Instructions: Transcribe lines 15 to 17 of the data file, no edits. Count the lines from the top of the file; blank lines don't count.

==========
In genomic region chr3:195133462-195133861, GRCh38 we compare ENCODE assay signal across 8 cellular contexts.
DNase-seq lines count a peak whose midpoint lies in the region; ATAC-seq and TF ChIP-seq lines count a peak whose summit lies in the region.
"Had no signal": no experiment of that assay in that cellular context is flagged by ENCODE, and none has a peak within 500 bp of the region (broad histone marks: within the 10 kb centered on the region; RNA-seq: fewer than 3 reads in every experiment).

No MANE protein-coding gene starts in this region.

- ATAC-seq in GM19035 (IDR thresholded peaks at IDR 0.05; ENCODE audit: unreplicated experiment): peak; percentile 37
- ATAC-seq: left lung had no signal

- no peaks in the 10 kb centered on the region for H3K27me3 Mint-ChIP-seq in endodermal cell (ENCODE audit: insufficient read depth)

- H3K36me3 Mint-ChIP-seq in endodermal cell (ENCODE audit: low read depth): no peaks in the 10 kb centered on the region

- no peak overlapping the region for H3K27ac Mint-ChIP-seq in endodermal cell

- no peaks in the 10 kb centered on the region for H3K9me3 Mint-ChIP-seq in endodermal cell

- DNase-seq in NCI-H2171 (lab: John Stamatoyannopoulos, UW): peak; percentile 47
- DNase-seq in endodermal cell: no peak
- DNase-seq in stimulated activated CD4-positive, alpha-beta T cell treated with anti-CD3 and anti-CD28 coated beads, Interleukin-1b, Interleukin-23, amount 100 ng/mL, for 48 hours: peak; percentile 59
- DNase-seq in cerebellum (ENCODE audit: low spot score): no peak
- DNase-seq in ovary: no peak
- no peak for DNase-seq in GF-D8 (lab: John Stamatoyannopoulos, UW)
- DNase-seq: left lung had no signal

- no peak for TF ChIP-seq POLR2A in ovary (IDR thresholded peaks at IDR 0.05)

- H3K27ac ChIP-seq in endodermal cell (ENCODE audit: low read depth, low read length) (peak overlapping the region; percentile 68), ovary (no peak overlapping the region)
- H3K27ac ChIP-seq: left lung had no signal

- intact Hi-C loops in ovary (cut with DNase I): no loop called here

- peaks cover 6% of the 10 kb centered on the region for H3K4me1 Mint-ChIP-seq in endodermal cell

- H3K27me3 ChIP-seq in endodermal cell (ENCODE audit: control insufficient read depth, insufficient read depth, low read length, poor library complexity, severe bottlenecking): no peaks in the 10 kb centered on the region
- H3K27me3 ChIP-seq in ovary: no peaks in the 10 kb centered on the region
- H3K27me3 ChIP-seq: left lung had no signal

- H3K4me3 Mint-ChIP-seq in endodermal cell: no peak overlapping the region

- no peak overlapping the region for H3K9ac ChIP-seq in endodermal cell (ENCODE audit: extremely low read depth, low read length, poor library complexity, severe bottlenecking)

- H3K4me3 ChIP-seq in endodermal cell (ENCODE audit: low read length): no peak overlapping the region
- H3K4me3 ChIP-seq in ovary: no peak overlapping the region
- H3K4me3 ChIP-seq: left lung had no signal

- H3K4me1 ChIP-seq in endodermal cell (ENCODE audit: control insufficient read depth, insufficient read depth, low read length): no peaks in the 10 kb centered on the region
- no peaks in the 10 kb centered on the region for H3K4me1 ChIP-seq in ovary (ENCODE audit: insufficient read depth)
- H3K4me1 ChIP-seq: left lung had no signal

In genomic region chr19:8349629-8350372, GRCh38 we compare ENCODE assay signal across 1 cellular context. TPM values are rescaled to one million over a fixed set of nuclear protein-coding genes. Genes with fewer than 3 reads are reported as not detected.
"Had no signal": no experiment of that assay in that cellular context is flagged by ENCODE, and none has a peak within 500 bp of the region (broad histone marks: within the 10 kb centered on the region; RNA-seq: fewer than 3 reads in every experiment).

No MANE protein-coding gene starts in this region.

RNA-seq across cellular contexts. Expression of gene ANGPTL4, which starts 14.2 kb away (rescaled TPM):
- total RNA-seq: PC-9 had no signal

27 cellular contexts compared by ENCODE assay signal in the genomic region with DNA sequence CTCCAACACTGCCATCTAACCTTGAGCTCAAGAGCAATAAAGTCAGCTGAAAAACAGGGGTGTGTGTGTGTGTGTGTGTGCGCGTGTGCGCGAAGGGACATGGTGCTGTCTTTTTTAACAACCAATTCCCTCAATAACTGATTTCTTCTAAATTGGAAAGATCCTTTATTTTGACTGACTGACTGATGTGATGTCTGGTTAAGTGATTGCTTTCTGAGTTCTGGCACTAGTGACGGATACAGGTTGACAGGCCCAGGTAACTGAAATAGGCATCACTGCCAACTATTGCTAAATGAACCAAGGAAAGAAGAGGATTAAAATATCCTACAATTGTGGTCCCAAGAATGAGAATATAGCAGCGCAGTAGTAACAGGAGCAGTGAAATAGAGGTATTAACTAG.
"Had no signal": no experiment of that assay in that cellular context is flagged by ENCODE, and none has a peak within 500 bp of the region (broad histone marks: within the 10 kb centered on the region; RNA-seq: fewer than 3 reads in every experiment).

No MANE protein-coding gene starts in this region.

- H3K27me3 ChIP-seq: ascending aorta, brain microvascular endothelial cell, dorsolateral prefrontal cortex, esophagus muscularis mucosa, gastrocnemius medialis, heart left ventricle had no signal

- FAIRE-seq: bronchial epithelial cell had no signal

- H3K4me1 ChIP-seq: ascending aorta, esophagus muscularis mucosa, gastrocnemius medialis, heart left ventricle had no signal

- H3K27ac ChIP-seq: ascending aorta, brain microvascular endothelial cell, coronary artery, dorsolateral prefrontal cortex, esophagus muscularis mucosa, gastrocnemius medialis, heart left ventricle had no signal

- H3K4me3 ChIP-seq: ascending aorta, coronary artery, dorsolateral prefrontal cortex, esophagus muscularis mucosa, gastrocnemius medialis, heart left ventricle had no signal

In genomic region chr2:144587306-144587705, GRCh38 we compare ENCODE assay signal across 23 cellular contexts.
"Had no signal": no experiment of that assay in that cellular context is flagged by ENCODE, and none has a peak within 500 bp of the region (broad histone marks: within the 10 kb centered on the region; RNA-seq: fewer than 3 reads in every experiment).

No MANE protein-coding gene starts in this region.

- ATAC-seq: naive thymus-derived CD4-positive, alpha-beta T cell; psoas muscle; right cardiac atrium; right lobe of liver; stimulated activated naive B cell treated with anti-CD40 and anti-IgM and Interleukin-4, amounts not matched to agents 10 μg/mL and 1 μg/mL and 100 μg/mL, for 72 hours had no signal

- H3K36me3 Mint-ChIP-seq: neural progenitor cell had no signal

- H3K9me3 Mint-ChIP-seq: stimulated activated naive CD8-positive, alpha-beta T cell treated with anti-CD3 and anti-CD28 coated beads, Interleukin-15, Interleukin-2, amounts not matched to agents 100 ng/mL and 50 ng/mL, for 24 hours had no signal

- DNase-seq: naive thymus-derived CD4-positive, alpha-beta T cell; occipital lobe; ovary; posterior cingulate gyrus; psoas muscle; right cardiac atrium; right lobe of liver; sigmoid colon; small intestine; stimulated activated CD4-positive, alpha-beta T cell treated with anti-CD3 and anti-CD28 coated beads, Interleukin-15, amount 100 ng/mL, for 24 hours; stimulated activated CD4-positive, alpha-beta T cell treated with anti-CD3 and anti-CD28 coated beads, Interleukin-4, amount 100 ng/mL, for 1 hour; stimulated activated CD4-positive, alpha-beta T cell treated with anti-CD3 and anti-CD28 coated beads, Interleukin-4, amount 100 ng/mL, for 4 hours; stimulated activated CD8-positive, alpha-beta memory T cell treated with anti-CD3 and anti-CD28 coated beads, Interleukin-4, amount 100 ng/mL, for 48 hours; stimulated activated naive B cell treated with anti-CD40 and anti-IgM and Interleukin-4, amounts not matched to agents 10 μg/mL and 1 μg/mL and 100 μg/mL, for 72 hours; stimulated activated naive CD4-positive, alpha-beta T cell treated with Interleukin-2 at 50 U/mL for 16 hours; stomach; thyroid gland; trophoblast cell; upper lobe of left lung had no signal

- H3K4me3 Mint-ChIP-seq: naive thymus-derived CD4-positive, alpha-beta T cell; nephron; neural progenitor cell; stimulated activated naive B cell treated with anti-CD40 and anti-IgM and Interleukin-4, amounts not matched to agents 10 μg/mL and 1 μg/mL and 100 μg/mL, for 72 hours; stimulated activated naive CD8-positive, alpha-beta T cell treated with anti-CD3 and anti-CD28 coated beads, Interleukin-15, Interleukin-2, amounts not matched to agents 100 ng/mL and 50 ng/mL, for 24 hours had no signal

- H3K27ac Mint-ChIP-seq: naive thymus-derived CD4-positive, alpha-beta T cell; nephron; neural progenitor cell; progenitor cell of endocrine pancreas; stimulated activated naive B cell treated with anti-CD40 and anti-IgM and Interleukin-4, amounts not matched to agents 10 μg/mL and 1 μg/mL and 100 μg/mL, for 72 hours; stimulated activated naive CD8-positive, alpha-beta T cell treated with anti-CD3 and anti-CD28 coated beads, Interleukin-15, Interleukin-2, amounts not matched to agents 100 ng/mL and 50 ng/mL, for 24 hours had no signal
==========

- DNase-seq in ovary: no peak
- no peak for DNase-seq in GF-D8 (lab: John Stamatoyannopoulos, UW)
- DNase-seq: left lung had no signal